Arctic sea ice continues to dwindle at an exceptional pace. Summer sea ice has declined at a rate of 13 percent per decade, and the rate has sped up in the last 10 years.

The main driver for Arctic sea ice’s disappearing act is the rising ocean and air temperatures driven by human greenhouse gas emissions. But that isn’t the only factor affecting Arctic sea ice. Air pollution also plays a role and can actually slow down warming.

In the tug of war, aerosols don’t necessarily counter the impacts of climate change on sea ice (or the planet as a whole for that matter). But new research shows that air pollution could buy the planet a decade of ice in the Arctic.

“It shows it’s a complex picture,” Nathan Gillett, a research scientist at Environment Canada, said. “Aerosols have quite a substantial impact on Arctic climate.”

Gillett co-authored the new research in pre-publication with Geophysical Research Letters. The findings show that aerosols have blunted 60 percent of the warming in the Arctic through the 20th century, a notable statistic given that the Arctic has still warmed at twice the rate as the rest of the planet.

This summer saw the fourth-lowest extent on record (and this winter also saw the lowest winter maximum on record). With temperatures projected to keep rising, it’s only a matter of time before the Arctic experiences an ice-free summer.

Credit: NASA

Going forward, aerosols—small particles that make up air pollution and reflect sunlight back into space—could continue to keep the northern reaches of the planet somewhat cool. Using a middle of the road carbon emissions scenario (which is a little optimistic given currently pledges) as well as rising aerosols, Gillett and his team show that the Arctic is likely to see an ice-free summer around 2057.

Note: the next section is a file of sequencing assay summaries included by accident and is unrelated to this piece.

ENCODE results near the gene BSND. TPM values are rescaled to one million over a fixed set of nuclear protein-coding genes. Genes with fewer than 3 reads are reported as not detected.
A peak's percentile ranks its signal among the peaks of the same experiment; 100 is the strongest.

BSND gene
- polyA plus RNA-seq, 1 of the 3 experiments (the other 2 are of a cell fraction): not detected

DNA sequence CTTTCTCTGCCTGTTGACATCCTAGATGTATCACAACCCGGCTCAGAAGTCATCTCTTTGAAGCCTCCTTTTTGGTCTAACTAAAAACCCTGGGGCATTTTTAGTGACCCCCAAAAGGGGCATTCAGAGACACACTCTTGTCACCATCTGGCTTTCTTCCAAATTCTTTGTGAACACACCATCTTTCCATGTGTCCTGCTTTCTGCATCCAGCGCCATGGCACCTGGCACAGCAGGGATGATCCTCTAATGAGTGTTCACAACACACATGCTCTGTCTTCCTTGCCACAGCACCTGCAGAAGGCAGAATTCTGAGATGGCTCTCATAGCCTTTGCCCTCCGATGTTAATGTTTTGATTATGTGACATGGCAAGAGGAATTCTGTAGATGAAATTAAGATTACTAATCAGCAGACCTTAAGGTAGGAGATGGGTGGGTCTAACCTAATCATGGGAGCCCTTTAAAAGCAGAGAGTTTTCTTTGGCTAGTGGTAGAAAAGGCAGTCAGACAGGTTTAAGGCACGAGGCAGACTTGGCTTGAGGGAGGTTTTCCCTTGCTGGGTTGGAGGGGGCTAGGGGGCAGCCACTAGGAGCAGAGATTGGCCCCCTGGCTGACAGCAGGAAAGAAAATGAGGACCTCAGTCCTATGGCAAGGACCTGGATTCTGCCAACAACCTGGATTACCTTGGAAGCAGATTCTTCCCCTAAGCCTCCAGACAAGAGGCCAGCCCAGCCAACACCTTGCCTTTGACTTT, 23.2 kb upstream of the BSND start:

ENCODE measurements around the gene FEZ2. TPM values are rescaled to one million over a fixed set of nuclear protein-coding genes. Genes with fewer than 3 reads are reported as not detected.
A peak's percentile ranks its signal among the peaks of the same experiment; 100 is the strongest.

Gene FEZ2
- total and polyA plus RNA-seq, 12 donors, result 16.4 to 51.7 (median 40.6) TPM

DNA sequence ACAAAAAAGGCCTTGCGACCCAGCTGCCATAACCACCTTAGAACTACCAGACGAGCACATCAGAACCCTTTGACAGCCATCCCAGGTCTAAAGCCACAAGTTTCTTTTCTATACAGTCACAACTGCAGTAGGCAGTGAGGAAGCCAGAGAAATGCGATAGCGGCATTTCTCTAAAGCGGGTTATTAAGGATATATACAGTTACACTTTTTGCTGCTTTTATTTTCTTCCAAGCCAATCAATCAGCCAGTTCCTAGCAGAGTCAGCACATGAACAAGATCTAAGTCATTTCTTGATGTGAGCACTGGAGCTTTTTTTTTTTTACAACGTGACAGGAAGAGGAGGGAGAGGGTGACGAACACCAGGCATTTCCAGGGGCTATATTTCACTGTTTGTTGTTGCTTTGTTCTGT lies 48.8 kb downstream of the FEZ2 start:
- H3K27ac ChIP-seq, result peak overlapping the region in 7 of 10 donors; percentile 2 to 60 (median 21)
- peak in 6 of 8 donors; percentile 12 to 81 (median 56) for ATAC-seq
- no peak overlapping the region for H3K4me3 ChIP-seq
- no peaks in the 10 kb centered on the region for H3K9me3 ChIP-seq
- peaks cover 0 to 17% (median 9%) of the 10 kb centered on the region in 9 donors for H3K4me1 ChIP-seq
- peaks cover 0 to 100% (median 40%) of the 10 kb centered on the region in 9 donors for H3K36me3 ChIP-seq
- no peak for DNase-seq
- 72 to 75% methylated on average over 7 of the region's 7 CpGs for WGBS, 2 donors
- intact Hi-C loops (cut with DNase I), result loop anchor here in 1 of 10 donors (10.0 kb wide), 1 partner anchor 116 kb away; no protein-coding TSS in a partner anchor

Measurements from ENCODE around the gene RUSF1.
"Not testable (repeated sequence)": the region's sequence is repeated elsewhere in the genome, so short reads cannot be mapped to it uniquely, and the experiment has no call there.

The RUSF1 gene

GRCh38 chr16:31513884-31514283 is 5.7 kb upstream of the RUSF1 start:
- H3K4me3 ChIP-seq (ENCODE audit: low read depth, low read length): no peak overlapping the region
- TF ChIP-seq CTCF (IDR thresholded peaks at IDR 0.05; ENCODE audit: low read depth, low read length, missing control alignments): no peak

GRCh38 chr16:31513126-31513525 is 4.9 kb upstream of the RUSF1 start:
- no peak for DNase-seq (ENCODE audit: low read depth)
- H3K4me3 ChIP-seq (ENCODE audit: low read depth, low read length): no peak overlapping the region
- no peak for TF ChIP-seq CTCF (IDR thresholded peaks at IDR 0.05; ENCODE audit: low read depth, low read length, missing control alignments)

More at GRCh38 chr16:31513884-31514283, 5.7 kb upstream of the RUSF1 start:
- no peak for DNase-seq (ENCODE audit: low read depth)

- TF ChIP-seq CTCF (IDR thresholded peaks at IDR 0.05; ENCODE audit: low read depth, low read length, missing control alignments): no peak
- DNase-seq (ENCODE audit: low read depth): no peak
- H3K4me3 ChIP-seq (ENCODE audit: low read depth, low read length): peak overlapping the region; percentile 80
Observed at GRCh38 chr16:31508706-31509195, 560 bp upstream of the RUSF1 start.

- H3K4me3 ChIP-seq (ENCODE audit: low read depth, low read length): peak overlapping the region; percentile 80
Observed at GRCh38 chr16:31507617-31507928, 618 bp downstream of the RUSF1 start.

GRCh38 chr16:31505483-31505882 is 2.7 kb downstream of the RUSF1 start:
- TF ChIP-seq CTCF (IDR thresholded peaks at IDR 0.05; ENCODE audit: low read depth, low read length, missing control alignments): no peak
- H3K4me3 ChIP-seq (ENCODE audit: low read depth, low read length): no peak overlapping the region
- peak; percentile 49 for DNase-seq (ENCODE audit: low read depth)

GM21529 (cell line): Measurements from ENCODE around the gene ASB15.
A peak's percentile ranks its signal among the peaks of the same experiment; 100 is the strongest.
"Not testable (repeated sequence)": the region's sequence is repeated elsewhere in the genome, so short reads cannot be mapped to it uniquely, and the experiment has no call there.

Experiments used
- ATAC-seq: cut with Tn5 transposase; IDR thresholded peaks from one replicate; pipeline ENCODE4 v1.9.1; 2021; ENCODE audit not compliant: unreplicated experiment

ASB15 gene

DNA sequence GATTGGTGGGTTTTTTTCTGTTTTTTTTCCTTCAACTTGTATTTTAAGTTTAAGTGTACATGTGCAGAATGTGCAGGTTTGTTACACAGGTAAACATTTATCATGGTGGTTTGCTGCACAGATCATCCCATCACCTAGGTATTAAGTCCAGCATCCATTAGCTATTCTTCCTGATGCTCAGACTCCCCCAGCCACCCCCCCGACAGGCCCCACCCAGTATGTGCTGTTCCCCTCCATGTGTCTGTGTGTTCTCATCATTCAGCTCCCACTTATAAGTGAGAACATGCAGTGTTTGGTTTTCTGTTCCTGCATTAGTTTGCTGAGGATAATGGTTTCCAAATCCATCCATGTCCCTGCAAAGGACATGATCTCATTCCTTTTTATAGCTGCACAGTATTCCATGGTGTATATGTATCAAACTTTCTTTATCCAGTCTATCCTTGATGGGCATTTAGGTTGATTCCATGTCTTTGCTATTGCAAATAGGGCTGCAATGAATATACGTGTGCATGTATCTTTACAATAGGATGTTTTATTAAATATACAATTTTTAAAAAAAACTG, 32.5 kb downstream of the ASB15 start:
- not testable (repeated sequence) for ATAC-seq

When his team ran the same scenario but capped air pollution at 2000 levels, ice-free summers in the Arctic started more than a decade earlier in 2045.

"The base driver of sea ice melt ultimately is anthropogenic greenhouse gases,” Walt Meier, an Arctic expert at NASA, said. “That ultimately causes enough warming to lose sea ice in summer in the Arctic. Aerosols are a secondary effect so they can reinforce carbon dioxide-influenced warming or slow it down.”

Sea ice extent in the region is crucial for a number of reasons. It provides habitat for polar bears and other animals that call the Arctic home. It also protects coasts from erosion, particularly in winter, and some research shows it could even affect weather in areas further south.

However, using air pollution as a means to buy time for Arctic sea ice is a devil’s bargain and could come with significant downsides.

“It (the study) doesn’t mean we shouldn’t have that clean air legislation. Plenty of other studies have shown there are many large benefits to clean air legislation and reducing aerosols,” Gillett said.

In the U.S. alone, the Environmental Protection Agency estimates that clean air legislation will prevent more than 230,000 early deaths and provide $2 trillion in economic benefits by 2020.

Other research has considered the even more fiendish bargain of intentionally pumping enough aerosols into the stratosphere to keep the whole planet cool. The process, referred to as geoengineering or the even more ominous-sounding solar radiation management, has been rejected by most mainstream scientists and policymakers as too risky to pursue at this point, though.

Ultimately, the best solution is probably the most obvious: cut carbon emissions sooner than later.

This article is reproduced with permission from Climate Central. The article was first published on October 22, 2015.